Millions of Filipinos are heading to the polls on Monday to choose their next president in a pivotal election that could bring the son of the country’s former dictator to power more than 3½ decades after his father’s kleptocratic regime was overthrown in a popular uprising.
Ferdinand Marcos Jr.
, 64 years old, held a commanding lead over his closest competitor, current Vice President
Maria Leonor Robredo,
in an April opinion poll, with 56% of respondents saying they would vote for him against 23% for her.
Across the capital Manila, voters began lining up at sunrise before polls opened at 6 a.m. Some showed up with splashes of red in their wardrobe, the color of Mr. Marcos’s campaign. Others donned light-pink face masks, worn to protect against Covid-19, in a subtle show of support for Ms. Robredo.
Florencio Romano Jr., 71, and his wife, Zeny Romano, 67, said they were voting to defend the freedoms they fought for in 1986, when Mr. Romano took to the streets in the People Power protests that overthrew the Marcos regime.
“We have to serve our democracy,” Mr. Romano said. “We’re looking out for the future of our children, our grandchildren,” said Mrs. Romano.
A victory for Mr. Marcos would complete a stunning political comeback for his family. The late Mr. Marcos was elected president twice, then imposed martial law and extended his reign for another 14 years, an era of widely documented corruption and human-rights abuses. The assassination of then-opposition leader
Benigno Aquino Jr.
in 1983 united the late Mr. Marcos’s adversaries, and he was overthrown three years later.
Supporters of the opposition say the family’s resurgence revives painful memories of the country’s authoritarian past. Under the Marcos regime, billions of dollars were pilfered from the state and critics were arrested, tortured and killed. Mr. Marcos has denied having knowledge of or benefiting from ill-gotten wealth, and has played down allegations of abuses under his father’s regime.
Known by his childhood nickname “Bongbong,” Mr. Marcos has seen significant support among millennial voters who have no memory of his father’s rule. He reached out to young people with pop-music infused campaigns on social media and has pledged to jump-start the economy after losses caused by the Covid-19 pandemic. Lockdowns and reduced foreign remittances—which typically account for nearly 10% of gross domestic product, according to the World Bank—hurt incomes and reversed progress toward poverty reduction.
“I think he’s the best choice for the county,” said Jovannie Acedera, a 20-year-old student, referring to Mr. Marcos. “It’s really important to me because, as a first-time voter, this is my contribution to the country.”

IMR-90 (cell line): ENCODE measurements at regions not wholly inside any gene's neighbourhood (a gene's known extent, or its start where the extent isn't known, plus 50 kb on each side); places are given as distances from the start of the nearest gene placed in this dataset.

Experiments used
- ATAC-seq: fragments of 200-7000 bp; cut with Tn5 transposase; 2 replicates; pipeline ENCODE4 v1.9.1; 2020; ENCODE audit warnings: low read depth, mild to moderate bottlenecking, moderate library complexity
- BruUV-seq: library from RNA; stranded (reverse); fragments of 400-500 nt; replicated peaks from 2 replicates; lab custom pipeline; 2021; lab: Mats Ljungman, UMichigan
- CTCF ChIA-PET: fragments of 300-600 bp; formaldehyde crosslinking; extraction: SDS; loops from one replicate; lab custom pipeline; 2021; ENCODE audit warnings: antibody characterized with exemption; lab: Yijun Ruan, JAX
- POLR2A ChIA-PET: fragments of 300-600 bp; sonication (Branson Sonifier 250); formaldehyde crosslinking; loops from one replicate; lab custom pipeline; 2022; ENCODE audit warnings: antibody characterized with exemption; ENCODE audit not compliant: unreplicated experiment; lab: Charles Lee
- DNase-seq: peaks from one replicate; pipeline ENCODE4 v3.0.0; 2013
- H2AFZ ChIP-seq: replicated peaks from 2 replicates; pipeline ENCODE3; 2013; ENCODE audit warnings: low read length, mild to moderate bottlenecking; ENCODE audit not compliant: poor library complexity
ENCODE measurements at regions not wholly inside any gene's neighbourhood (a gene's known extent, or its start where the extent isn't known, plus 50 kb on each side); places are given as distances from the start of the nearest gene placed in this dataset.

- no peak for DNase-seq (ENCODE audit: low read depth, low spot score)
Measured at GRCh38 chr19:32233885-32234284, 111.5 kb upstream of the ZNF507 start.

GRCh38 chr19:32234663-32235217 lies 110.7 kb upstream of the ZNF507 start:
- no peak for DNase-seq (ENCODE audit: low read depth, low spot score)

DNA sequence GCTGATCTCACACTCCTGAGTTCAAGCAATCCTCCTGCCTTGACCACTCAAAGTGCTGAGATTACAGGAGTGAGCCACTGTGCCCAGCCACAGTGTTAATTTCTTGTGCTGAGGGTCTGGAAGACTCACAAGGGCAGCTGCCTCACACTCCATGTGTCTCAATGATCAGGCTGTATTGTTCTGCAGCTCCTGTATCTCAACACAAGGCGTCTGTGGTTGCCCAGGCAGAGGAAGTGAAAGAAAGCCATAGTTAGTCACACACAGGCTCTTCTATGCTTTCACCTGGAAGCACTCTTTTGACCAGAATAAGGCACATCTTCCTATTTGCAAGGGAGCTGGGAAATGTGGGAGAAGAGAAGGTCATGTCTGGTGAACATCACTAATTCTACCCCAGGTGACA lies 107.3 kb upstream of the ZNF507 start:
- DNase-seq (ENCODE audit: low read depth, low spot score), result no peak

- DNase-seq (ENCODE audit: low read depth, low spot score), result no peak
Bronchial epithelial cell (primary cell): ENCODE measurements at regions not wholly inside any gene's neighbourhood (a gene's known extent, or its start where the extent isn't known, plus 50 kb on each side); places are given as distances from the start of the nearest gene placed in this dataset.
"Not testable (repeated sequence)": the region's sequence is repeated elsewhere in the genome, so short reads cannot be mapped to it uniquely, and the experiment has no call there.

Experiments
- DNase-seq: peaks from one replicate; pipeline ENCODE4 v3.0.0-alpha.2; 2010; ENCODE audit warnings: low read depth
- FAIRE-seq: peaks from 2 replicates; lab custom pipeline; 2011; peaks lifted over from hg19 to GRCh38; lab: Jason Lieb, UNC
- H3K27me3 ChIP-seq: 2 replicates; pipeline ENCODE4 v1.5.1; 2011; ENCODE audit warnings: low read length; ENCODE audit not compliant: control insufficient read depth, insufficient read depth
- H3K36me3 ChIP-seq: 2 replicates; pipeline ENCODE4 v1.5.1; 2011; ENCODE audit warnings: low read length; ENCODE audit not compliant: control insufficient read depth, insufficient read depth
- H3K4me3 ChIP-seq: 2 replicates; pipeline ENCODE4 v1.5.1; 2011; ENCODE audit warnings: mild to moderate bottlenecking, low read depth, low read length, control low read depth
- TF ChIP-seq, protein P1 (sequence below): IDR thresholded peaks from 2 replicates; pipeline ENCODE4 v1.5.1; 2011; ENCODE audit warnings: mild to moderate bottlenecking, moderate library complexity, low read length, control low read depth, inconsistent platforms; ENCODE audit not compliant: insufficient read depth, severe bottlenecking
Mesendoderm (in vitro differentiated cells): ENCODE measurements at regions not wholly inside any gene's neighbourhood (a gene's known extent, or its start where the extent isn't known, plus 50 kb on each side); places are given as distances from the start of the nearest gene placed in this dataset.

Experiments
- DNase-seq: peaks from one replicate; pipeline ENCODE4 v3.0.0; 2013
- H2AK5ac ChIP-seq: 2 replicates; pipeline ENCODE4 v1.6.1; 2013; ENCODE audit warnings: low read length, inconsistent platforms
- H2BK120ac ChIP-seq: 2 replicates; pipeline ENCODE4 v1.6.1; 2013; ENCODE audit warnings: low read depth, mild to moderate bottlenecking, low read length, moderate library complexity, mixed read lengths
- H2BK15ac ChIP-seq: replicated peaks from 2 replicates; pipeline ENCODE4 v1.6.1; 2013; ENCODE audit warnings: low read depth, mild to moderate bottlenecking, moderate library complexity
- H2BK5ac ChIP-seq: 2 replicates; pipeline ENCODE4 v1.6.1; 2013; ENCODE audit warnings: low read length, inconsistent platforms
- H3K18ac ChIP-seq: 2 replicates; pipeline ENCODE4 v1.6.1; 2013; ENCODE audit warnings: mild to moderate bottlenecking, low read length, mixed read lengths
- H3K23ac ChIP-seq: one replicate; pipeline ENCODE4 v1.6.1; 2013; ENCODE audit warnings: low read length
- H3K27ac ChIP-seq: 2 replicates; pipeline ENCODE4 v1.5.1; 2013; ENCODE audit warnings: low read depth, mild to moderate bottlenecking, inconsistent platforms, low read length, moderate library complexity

Ms. Robredo, who goes by the nickname “Leni,” has focused her campaign on clean governance and inclusive economic growth, highlighting her record of working with poor and marginalized communities. The 57-year-old’s vice presidency was defined by vocal commitments to human rights that often put her at odds with the incumbent administration, and she has been on the forefront of disaster-relief efforts in the storm-prone archipelago.
The winner will succeed President
a tough-talking populist who steered the U.S. ally closer to China and oversaw a brutal war on drugs that left thousands dead. The Philippines’ constitution limits presidents to a single six-year term. His daughter,
is seeking the vice presidency alongside Mr. Marcos.
The two jobs are elected separately in the Philippines, but the candidates endorsed each other as running mates. Ms. Duterte-Carpio is also polling far ahead of her competitors.
In a final campaign rally on Saturday in Parañaque, a city just south of the capital Manila, Mr. Marcos and Ms. Duterte-Carpio made their last appeal, reiterating the simple slogan of “unity” as celebrity performers roused a crowd of thousands. Parts of Manila’s financial district were awash in pink as supporters turned out in force for Ms. Robredo’s last and largest rally, with massive crowds filling up a stretch of several city blocks.
The Philippines’ new leader will be tasked with balancing relations with Washington and Beijing. The Southeast Asian archipelago is a U.S. treaty ally and is important to Washington’s posture in the South China Sea, where Manila’s territorial and maritime claims overlap with Beijing’s. Mr. Duterte pursued a more conciliatory approach to China amid Western criticisms of his human-rights record.
Mr. Duterte will end his term with enormous popularity at home. A recent survey showed he had an approval rating of about 67% early this year.
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Write to Feliz Solomon at email@example.com
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